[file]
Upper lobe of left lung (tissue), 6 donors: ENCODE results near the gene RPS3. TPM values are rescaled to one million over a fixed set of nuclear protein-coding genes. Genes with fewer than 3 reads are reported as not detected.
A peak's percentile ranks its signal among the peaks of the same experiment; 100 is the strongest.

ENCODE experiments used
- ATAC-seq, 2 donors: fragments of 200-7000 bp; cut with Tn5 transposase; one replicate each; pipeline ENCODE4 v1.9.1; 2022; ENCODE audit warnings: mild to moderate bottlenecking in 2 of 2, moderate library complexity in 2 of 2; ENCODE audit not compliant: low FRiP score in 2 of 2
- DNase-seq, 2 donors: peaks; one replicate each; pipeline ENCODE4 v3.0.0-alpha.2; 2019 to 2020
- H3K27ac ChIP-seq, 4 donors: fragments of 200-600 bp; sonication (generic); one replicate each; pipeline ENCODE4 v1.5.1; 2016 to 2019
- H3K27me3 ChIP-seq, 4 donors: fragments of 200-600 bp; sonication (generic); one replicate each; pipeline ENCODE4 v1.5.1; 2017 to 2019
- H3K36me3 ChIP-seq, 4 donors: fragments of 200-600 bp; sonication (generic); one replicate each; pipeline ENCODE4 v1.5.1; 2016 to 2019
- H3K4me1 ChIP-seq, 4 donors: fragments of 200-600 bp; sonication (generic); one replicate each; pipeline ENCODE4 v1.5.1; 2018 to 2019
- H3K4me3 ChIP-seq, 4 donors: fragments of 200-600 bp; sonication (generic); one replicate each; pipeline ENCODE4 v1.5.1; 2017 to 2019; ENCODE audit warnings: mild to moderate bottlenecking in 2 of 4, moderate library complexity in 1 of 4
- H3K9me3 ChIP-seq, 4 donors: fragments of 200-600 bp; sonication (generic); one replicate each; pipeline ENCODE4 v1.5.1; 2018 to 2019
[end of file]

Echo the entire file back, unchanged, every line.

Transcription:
Upper lobe of left lung (tissue), 6 donors: ENCODE results near the gene RPS3. TPM values are rescaled to one million over a fixed set of nuclear protein-coding genes. Genes with fewer than 3 reads are reported as not detected.
A peak's percentile ranks its signal among the peaks of the same experiment; 100 is the strongest.

ENCODE experiments used
- ATAC-seq, 2 donors: fragments of 200-7000 bp; cut with Tn5 transposase; one replicate each; pipeline ENCODE4 v1.9.1; 2022; ENCODE audit warnings: mild to moderate bottlenecking in 2 of 2, moderate library complexity in 2 of 2; ENCODE audit not compliant: low FRiP score in 2 of 2
- DNase-seq, 2 donors: peaks; one replicate each; pipeline ENCODE4 v3.0.0-alpha.2; 2019 to 2020
- H3K27ac ChIP-seq, 4 donors: fragments of 200-600 bp; sonication (generic); one replicate each; pipeline ENCODE4 v1.5.1; 2016 to 2019
- H3K27me3 ChIP-seq, 4 donors: fragments of 200-600 bp; sonication (generic); one replicate each; pipeline ENCODE4 v1.5.1; 2017 to 2019
- H3K36me3 ChIP-seq, 4 donors: fragments of 200-600 bp; sonication (generic); one replicate each; pipeline ENCODE4 v1.5.1; 2016 to 2019
- H3K4me1 ChIP-seq, 4 donors: fragments of 200-600 bp; sonication (generic); one replicate each; pipeline ENCODE4 v1.5.1; 2018 to 2019
- H3K4me3 ChIP-seq, 4 donors: fragments of 200-600 bp; sonication (generic); one replicate each; pipeline ENCODE4 v1.5.1; 2017 to 2019; ENCODE audit warnings: mild to moderate bottlenecking in 2 of 4, moderate library complexity in 1 of 4
- H3K9me3 ChIP-seq, 4 donors: fragments of 200-600 bp; sonication (generic); one replicate each; pipeline ENCODE4 v1.5.1; 2018 to 2019